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Ceramics Classes Intensify with Raku Firing

Students in advanced ceramics classes will have a new technique at their fingertips: raku firing. Raku, which means "happy accident" in Japanese, differs from traditional firing techniques in that it is fired faster and produces more immediate results-- which can bring out a few surprises.

Instructor David Trauba, pictured below, is excited to offer raku to his experienced students. "My classes are going to love it. The results are hands-on and immediate. With traditional ceramics, we often wait two to three days to see the final product. With raku, students will be able to see their efforts unfold during a block class."

Trauba explains that the raku kiln can be fired up to 1850 degrees in one hour. When the glaze turns glossy, the hot ceramic piece is placed in a metal barrel or container that holds organic materials like paper or sawdust. After closing the container, the material burns, producing carbon, and begins a reduction process that spurs a variety of effects and textures. Students will be able to observe the results in under two hours.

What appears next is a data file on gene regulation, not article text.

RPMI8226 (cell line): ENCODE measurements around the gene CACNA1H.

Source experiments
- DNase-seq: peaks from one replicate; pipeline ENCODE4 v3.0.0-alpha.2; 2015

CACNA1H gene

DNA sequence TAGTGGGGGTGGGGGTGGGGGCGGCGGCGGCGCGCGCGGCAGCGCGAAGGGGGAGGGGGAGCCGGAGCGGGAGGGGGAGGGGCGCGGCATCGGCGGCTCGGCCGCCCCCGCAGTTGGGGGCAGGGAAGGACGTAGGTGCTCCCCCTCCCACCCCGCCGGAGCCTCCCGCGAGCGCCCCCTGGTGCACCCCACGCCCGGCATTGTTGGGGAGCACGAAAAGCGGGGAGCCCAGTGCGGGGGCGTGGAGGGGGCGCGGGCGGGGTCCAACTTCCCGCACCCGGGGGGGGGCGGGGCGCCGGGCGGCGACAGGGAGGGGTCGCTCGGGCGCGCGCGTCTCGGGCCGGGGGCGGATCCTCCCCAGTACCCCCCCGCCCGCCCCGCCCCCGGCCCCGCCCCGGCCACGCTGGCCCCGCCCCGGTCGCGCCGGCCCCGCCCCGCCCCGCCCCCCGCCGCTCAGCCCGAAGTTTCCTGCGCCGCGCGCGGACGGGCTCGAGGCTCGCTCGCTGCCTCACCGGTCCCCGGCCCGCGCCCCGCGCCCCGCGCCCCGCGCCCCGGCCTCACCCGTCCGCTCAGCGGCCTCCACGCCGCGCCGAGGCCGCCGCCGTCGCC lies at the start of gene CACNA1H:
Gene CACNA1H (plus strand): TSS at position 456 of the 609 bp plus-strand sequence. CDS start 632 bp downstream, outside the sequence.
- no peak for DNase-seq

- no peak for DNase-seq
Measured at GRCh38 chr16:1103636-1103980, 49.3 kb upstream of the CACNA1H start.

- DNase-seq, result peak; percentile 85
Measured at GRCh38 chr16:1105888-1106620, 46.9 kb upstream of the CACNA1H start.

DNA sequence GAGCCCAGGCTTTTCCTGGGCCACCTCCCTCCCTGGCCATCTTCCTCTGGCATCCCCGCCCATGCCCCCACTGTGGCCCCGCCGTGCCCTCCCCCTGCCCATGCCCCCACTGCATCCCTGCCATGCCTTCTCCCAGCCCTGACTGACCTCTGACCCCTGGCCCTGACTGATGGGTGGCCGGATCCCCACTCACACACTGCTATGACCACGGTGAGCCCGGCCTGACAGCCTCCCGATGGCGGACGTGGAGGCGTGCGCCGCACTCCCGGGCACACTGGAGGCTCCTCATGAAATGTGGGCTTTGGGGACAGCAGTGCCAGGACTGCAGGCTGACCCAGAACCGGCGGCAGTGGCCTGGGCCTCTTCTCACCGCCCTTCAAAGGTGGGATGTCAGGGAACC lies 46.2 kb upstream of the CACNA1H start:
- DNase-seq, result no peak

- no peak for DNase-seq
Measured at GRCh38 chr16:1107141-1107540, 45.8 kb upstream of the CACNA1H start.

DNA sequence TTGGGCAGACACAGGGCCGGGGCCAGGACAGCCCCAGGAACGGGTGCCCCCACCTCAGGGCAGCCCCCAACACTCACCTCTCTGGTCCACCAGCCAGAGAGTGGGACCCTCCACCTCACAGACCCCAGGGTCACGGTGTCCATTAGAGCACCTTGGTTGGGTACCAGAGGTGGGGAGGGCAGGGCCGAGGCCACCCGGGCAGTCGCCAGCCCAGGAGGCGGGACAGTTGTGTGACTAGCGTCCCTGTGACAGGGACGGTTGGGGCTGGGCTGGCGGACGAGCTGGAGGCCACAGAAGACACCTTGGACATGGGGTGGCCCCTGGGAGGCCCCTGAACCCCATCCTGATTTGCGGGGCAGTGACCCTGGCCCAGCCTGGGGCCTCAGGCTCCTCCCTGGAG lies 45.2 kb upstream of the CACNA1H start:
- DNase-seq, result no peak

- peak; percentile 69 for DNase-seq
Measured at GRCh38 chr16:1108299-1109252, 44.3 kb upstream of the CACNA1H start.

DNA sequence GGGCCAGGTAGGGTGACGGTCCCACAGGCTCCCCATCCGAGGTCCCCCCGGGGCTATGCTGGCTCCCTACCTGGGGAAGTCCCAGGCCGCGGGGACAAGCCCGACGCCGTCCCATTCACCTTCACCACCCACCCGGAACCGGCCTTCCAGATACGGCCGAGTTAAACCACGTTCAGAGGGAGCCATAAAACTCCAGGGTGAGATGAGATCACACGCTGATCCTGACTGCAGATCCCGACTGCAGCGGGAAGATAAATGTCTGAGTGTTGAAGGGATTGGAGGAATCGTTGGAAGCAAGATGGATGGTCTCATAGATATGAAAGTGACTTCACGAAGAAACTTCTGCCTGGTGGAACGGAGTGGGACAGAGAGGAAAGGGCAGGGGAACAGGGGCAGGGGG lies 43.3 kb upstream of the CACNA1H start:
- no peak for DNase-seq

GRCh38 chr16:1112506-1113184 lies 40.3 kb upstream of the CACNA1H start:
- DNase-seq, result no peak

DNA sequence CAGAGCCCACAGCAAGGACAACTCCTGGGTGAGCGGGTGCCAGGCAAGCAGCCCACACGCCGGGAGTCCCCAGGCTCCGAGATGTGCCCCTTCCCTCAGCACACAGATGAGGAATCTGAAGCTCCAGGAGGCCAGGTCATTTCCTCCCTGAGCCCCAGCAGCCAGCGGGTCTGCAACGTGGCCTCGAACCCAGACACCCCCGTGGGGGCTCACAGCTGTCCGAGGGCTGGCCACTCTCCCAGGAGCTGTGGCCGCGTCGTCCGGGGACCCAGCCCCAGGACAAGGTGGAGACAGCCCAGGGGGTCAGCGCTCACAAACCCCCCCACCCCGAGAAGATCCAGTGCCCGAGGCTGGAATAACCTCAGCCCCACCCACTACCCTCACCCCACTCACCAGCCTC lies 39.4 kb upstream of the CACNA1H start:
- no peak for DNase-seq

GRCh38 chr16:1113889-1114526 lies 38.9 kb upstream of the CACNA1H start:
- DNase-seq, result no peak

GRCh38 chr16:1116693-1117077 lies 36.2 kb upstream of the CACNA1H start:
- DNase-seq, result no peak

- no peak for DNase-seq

During the 1500s, Zen Buddhist monks favored the technique for its simplicity and the fact that it employs the four elements of earth, fire, air, and water. Trauba is betting that 21st century teenagers will also be fans of raku.


(Below: Instructor David Trauba demonstrates raku firing.)